“I am among the many who are both saddened and angered by the EPA’s decision,” Klaus said. “The advanced and more detailed studies revealed the truth concerning the pond berries and wetlands and confirmed the benefits of the pumps. But the agency of scientists entrusted with our environment ignored the science, and chose politics even though the 2019 flood clearly demonstrated the devastation that prolonged flooding had and will continue to have on the residents, economy, wildlife and the environment of the South Delta.”

Klaus said he and his wife, however, will continue to support the project during this next phase.

While not fully abreast of all the details, District 2 Warren County Supervisor William Banks said he is disappointed the EPA rejected the proposed plan for the pumps, but will continue to support efforts in the fight for completion of the project.

“I thought surely this time it was going to go through. I don’t know how it is going to work out, but I think we are going to get together and get some more letters and see if that will help,” Banks said.

At a press conference held by the EPA at the Vicksburg District offices to discuss the project in January, Lt. Gov. Delbert Hosemann said he was hopeful for the pumps project and referred to it as “a meeting between the environment and people of Mississippi.”

But following the announcement Wednesday, Hosemann expressed his disappointment in the news about the pumps.

“To say we are disappointed in the EPA’s rejection of the Yazoo Pumps and Congressman Thompson’s stance against the project is an understatement. The federal government has an obligation to the families and farmers in the South Delta, and we will continue to fight for them,” Hosemann said.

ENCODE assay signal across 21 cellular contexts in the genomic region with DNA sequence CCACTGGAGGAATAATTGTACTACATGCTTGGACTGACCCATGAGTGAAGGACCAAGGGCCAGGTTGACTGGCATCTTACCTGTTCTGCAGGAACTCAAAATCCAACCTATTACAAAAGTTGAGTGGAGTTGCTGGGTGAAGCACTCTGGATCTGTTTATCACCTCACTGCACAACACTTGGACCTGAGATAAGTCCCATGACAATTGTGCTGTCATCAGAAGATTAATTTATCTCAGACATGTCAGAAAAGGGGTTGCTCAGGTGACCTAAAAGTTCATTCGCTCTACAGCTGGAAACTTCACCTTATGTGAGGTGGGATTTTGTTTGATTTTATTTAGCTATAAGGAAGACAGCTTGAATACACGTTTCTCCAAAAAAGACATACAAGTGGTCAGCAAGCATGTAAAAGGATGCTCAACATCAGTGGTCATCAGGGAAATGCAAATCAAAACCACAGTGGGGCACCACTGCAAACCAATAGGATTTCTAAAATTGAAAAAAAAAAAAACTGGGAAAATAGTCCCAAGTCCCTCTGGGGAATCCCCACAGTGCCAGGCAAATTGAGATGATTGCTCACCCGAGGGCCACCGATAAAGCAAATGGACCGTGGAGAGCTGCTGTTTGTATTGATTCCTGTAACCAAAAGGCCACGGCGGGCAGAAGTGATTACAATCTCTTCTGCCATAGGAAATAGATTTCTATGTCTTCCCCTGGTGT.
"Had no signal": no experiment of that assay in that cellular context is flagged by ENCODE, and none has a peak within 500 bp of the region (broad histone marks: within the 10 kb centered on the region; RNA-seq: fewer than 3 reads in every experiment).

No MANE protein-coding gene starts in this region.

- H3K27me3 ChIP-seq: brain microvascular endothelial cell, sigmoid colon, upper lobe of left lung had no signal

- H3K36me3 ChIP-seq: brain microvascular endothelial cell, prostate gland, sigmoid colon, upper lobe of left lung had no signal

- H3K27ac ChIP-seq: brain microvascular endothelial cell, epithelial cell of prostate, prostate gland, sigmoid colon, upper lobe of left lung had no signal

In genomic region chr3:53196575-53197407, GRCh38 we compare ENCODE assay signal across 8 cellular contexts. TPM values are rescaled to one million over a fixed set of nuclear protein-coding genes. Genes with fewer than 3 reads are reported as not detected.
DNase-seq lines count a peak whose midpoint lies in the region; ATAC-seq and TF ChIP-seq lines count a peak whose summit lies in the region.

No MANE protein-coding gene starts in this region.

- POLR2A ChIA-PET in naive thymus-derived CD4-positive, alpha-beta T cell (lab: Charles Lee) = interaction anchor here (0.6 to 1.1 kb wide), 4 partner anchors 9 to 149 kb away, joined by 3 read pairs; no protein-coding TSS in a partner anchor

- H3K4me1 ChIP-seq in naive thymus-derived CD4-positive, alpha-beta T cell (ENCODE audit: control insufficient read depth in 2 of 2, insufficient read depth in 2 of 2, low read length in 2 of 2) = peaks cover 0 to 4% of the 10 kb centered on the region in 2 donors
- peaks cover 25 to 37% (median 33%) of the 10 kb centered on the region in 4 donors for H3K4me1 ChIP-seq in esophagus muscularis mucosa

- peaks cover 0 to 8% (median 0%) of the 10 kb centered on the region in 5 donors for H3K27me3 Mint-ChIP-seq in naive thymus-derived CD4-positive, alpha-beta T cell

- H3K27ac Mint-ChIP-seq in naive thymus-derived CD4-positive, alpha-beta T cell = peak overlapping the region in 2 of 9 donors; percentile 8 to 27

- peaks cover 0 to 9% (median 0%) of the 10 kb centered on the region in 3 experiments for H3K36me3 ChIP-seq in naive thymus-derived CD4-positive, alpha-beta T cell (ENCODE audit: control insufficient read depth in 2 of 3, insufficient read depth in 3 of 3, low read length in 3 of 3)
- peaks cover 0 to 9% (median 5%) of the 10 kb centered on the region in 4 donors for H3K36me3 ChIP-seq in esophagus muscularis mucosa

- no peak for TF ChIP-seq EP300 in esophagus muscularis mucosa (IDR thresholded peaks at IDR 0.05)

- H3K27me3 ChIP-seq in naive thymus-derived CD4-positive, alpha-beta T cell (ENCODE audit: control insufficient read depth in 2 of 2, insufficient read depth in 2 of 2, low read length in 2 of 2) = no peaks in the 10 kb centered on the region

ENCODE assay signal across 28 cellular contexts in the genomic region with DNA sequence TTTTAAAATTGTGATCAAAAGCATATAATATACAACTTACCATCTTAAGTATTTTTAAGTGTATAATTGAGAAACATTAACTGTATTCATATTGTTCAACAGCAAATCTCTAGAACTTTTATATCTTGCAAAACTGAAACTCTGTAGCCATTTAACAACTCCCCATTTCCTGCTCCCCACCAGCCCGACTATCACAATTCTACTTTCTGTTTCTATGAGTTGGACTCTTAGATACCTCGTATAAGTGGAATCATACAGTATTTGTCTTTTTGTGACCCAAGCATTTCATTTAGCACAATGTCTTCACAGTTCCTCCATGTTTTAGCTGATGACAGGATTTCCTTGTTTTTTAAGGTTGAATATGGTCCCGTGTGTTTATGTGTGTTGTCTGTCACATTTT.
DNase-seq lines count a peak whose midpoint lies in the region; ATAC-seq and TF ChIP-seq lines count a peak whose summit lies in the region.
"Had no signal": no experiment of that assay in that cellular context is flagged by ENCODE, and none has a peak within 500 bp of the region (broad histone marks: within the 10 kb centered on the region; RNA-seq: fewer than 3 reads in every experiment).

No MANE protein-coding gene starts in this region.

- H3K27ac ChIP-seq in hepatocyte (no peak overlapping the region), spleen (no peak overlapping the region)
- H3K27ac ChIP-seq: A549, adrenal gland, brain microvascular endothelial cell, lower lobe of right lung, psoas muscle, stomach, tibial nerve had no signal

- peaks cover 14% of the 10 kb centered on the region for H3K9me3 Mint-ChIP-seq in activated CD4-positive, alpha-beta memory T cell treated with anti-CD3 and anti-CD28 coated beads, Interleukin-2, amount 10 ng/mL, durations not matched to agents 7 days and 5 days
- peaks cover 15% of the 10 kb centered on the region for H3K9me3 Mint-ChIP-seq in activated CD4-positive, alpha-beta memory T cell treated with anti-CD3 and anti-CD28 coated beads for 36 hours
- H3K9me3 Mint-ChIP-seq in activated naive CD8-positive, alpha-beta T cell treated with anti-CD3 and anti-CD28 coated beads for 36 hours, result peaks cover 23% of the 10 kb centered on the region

There is also a responsibility to its natural inhabitants.

“You used to have to watch out for deer coming to Eagle Lake and now if you see one every couple of months on the side of the road at night, you have seen something, because the deer are gone,” Banchetti said.

About Terri Cowart Frazier

Terri Frazier was born in Cleveland. Shortly afterward, the family moved to Vicksburg. She is a part-time reporter at The Vicksburg Post and is the editor of the Vicksburg Living Magazine, which has been awarded First Place by the Mississippi Press Association. She has also been the recipient of a First Place award in the MPA’s Better Newspaper Contest’s editorial division for the “Best Feature Story.”

Terri graduated from Warren Central High School and Mississippi State University where she received a bachelor’s degree in communications with an emphasis in public relations.

Prior to coming to work at The Post a little more than 10 years ago, she did some freelancing at the Jackson Free Press. But for most of her life, she enjoyed being a full-time stay at home mom.

Terri is a member of the Crawford Street United Methodist Church. She is a lifetime member of the Vicksburg Junior Auxiliary and is a past member of the Sampler Antique Club and Town and Country Garden Club. She is married to Dr. Walter Frazier.

“From staying informed with local governmental issues to hearing the stories of its people, a hometown newspaper is vital to a community. I have felt privileged to be part of a dedicated team at The Post throughout my tenure and hope that with theirs and with local support, I will be able to continue to grow and hone in on my skills as I help share the stories in Vicksburg. When asked what I like most about my job, my answer is always ‘the people.’